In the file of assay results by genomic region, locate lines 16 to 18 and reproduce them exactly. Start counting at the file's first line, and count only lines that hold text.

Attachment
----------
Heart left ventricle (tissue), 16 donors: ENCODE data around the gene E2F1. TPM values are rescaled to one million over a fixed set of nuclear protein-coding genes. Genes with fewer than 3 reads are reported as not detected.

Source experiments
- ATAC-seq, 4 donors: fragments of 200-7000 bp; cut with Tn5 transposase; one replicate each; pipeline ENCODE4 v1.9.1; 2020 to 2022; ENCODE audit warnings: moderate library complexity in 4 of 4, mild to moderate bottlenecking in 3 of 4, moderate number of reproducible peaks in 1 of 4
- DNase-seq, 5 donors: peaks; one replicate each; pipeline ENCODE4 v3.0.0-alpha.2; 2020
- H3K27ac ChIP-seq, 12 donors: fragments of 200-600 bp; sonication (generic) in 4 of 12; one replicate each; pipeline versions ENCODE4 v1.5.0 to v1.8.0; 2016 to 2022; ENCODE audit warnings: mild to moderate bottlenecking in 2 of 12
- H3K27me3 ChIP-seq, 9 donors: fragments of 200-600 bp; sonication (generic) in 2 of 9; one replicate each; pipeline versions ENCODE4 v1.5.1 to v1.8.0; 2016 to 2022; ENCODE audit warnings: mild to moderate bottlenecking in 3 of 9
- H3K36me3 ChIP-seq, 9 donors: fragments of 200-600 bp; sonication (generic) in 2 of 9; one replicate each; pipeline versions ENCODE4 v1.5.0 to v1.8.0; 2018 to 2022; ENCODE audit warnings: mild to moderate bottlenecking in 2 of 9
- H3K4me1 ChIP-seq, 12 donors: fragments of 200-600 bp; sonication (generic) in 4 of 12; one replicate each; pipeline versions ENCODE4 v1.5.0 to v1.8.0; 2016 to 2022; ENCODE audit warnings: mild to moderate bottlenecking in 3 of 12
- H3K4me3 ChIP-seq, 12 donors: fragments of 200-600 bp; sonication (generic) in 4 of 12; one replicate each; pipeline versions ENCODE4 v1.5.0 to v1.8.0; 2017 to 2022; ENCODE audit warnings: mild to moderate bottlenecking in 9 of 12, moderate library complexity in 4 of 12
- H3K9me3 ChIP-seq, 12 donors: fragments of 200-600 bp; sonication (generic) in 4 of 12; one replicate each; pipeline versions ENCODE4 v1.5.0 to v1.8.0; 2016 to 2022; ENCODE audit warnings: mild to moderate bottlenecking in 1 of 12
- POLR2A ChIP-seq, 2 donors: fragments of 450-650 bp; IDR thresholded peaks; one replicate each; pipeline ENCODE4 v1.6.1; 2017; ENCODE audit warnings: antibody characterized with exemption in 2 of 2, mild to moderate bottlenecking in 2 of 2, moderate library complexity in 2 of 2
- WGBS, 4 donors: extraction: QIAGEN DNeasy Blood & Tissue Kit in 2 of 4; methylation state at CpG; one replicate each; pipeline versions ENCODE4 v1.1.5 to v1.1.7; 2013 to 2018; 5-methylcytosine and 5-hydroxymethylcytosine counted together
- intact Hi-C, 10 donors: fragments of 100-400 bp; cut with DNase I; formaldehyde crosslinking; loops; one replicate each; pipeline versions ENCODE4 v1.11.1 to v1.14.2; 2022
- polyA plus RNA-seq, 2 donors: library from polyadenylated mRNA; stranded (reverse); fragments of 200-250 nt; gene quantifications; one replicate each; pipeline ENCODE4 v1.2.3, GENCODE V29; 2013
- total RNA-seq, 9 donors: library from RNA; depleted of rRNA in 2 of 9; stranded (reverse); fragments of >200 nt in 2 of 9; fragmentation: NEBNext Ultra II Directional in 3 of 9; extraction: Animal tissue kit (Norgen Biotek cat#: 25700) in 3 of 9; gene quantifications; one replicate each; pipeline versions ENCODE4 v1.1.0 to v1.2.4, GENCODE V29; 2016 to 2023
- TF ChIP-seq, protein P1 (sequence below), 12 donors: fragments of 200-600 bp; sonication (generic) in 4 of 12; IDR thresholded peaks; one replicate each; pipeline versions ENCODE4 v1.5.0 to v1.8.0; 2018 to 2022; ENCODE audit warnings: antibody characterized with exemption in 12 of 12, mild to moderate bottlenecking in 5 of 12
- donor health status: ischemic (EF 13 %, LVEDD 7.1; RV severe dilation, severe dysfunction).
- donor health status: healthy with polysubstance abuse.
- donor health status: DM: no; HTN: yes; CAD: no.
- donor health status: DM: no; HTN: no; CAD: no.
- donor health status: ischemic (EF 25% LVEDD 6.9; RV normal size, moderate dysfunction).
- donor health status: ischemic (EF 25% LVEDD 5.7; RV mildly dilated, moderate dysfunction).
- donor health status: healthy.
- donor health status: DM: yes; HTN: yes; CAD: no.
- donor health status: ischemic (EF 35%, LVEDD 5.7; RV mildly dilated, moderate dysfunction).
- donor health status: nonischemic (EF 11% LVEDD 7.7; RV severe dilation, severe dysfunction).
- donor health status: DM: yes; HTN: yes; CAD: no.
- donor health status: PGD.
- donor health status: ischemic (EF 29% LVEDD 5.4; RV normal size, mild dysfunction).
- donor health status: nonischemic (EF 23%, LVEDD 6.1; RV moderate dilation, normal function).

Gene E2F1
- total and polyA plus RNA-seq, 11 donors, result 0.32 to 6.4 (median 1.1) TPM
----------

- TF ChIP-seq, protein P1 (sequence below), 12 donors: fragments of 200-600 bp; sonication (generic) in 4 of 12; IDR thresholded peaks; one replicate each; pipeline versions ENCODE4 v1.5.0 to v1.8.0; 2018 to 2022; ENCODE audit warnings: antibody characterized with exemption in 12 of 12, mild to moderate bottlenecking in 5 of 12
- donor health status: ischemic (EF 13 %, LVEDD 7.1; RV severe dilation, severe dysfunction).
- donor health status: healthy with polysubstance abuse.